From 08 – 11 May 2023, Open Development Cambodia (ODC) attended the 42nd Annual Conference of the International Association for Impact Assessment under the theme of “Resilience through impact assessment and leadership” at Kuching, Malaysia. As part of the partnership on technical assistance for developing SEA guidelines in Cambodia, ODC also supported two government officials from the Department of Environmental Impact Assessment, Ministry of Environment, in attending the conference. The conference aimed to establish a path to resilience through impact assessment and leadership by organizing presentations on contextual applications and conceptual advances of impact assessment. There are 70 sessions focusing on two main streams: thematic sessions on “resilience through impact assessment and leadership” and general impact assessment sessions. On 08 May 2023, the program officially started with an opening plenary, seven concurrent sessions, a poster session, and a welcome reception. Similarly, there were nineteen concurrent sessions, six sessions on the theme forum, and other networking/meeting activities on the conference’s second day. The next day, three sessions focused on the theme forums, and nineteen sessions were concurrent. ODC also hosted a panel discussion on “Strategic environmental assessments (SEA) in Mekong country” to explore the considerations in policy, program, and plan on SEA in Mekong country. Twenty-one experts (08 females), including representatives from the EIA department of the Ministry of Environment in Cambodia and SEA and environmental law experts, joined the discussion to share their experiences and insights on SEA progress, development, and best practices in the region. The last day of the conference mainly consisted of three sessions for the theme forum, thirteen concurrent sessions, committee meetings, a closing plenary, and exhibit and poster dismantle. During the conference, the ODC team and the two government officials from the EIA Department participated in more than thirty sessions to learn, discuss, and share experiences on impact assessment and leadership across the region. This participation also allowed us to meet more than 600 global experts to explore their perceptions of nations’ interests, sustainable development, indigenous rights, and preservation of biodiversity. It can benefit the consideration to apply in Cambodia to establish a path to resilience through impact assessment and leadership. Below are some speeches by ODC team after attending IAIA23: Mr. Thy Try, Executive Director/Editor-in-Chief of ODC: Attending IAIA23 in Kuching was an incredible experience, reconnecting with experts in impact assessment and leadership. It was my second time attending an IAIA conference in person, with my first experience being in Florence back in 2015. The event in Kuching once again showcased the resilience needed in our SEA and EIA field, and I am truly looking forward to the next IAIA conference in Dublin in 2024, where new insights and opportunities await. Ms. Kuoch Layheng, Economics Editor – Researcher of ODC: IAIA23 was an amazing first-time experience for me. Meeting, discussing, learning, and sharing experiences with many experts across the globe was an excellent opportunity for the team and me since we could consider using it to apply in Cambodia’s context. Mrs. Koem Chhuonvuoch, Natural Resource and Land Editor – Researcher / Project Coordinator of ODC: IAIA23 on resilience through impact assessment and leadership provided me with a wide range of knowledge and experiences with experts in various fields. We got to see what’s going on and how they handle impact assessment around the world.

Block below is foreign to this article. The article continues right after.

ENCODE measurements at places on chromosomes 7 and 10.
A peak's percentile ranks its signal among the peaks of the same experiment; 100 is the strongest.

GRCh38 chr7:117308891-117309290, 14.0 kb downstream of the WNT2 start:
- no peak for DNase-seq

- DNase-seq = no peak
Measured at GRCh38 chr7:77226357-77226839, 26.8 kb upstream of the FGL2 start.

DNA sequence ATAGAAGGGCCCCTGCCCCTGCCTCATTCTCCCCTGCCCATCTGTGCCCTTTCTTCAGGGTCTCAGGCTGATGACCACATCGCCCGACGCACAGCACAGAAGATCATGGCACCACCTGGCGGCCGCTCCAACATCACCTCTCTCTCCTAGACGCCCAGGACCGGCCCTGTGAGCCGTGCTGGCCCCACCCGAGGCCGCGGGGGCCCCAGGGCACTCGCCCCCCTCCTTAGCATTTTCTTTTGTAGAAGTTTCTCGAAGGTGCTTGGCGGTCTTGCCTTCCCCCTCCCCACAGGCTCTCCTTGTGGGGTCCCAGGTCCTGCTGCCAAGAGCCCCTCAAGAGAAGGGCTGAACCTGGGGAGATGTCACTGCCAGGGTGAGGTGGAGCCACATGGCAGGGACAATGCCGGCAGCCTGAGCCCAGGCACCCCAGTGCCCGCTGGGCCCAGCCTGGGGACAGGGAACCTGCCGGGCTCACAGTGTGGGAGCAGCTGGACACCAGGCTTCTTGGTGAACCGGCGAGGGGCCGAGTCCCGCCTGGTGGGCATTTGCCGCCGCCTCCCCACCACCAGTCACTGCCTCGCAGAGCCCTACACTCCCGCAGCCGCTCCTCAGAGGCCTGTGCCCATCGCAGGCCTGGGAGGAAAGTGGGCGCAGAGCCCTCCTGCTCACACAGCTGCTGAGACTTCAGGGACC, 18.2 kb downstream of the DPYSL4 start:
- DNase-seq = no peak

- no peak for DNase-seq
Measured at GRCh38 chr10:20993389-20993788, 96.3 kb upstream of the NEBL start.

Open Development Cambodia (ODC) was thrilled to host a panel discussion on “Strategic environmental assessment (SEA) in Mekong countries” at the 42nd Annual Conference of the International Association for Impact Assessment: Resilience through impact assessment and Leadership on 10th May 2023 at Borneo Convention Centre Kuching, Kuching, Malaysia. Representatives from Cambodia’s Ministry of Environment’s EIA department, SEA, and environmental law experts participated in our discussion to share their experiences and insights on SEA progress, development, and best practices in the region. Mr. THY Try, ODC’s Executive Director, started the discussion by explaining what ODC is and what we are working on. The discussion will provide an update on the progress and development of SEA in Cambodia and opportunities to learn from experts in the field. During the session, three important questions were discussed: the current legal framework, key research gaps and priorities for advancing SEA, international cooperation and knowledge sharing, and opportunities and challenges to SEA development and implementation in Mekong countries. Because there are still limitations in environmental impact assessments (EIA) that have been used to evaluate the impact of investment projects on the environment, the establishment and implementation of SEA are required for significant investment. EIA also has varying effects on the projects. Cambodia’s development and economy have benefited greatly from investment inflows. Aside from the contribution to the country’s growth rate, the environmental impacts can be seen at both the micro and macro levels, which should be carefully considered. The micro level focuses on the correlations between the attraction of investment by firms and the cost of the environment, whereas the macro level focuses on the government’s and international community’s concern about whether foreign investment will degrade the ecological environment of host countries or not. The Law on Environmental Protection and Natural Resource Management, the National Environmental Strategy and Action Plan (2016-2023), Sub-decree No. 72 on the EIA Process, and the Environmental and Natural Resources Code are all SEA-related regulations in Cambodia. The code could make SEA a requirement for strategic planning in a variety of industries. The process of preparing a SEA report must take special consideration and provide opportunities for vulnerable people, ethnic minority groups, and indigenous peoples to participate. The monitoring results will be made available to all ministries and institutions, as well as the general public. Although the SEA process was initiated in the late 1980s by high-income countries such as the United States and European states, this tool is receiving increasing attention in the Greater Mekong sub-region. In Cambodia, the SEA initiative was only launched in the mid-2010s, with the publication of some pilot industry-specific reports, such as one on sustainable tourism. The SEA of Cambodia’s strategic planning framework for fisheries 2010-2024 was also published as a result of the development partner’s commitment. The Cambodian SEA path, like that of other countries, began with an emphasis on EIA. Currently, ODC is assisting the Ministry of Environment’s Department of EIA in developing the SEA guideline. The department highlighted the development of the SEA technical guideline and the SEA on sand mining in Cambodia. Based on the discussion during the session, the guidelines will be conducted within the next three years based on the timeframe provided. This is an important step towards ensuring that our natural resources are used sustainably. The experts have concerned with the management plan and responsibilities of the SEA’s lead agency. It would be sustainable if the SEA’s leadership is the line ministry. Because SEA and EIA are not the same things, and each SEA report is unique, stakeholders must be trained and experienced in SEA practice. Cambodia should make an effort to develop this policy because its role is critical and it has many opportunities and value in the ASEAN region. We applaud the ministry’s commitment to promoting environmentally responsible practices and eagerly await the results of this SEA. During the discussion, the participants also shared updates and the progress of the SEA implementation in Mekong countries.